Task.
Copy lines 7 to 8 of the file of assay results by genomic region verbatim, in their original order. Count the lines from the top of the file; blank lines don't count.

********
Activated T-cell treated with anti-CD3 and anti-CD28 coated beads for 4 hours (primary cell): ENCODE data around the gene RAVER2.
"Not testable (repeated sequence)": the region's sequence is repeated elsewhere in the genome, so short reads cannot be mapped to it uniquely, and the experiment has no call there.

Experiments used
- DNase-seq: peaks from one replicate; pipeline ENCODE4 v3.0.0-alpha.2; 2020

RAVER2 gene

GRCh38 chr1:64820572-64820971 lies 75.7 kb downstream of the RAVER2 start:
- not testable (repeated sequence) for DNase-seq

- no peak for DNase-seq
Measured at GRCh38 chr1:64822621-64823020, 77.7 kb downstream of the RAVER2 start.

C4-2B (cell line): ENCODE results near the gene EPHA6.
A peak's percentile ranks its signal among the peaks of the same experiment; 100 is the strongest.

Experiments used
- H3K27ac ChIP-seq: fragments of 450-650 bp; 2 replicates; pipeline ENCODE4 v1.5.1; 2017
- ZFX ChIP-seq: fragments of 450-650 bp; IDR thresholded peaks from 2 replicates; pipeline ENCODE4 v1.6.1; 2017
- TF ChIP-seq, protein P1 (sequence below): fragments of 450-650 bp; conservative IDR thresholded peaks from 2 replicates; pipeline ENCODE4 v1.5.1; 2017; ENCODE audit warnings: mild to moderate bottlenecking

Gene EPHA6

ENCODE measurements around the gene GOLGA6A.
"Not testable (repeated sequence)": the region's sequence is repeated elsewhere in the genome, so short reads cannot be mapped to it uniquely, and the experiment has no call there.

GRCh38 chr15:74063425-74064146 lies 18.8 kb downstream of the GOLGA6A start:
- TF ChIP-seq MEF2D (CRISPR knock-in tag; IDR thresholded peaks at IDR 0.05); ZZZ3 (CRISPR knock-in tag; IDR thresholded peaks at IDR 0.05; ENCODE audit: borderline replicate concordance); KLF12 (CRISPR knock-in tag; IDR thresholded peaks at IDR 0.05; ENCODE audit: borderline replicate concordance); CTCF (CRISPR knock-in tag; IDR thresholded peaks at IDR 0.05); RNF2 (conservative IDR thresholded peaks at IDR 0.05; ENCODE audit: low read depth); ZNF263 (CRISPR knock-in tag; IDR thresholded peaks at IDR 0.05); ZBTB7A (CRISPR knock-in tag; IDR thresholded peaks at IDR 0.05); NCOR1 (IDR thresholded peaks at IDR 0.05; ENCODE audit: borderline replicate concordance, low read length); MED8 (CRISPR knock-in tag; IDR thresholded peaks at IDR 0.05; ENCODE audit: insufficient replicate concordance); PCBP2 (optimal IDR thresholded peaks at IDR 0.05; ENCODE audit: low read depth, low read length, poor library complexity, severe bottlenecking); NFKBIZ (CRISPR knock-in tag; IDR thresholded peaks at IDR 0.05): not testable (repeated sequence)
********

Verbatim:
- not testable (repeated sequence) for DNase-seq

- no peak for DNase-seq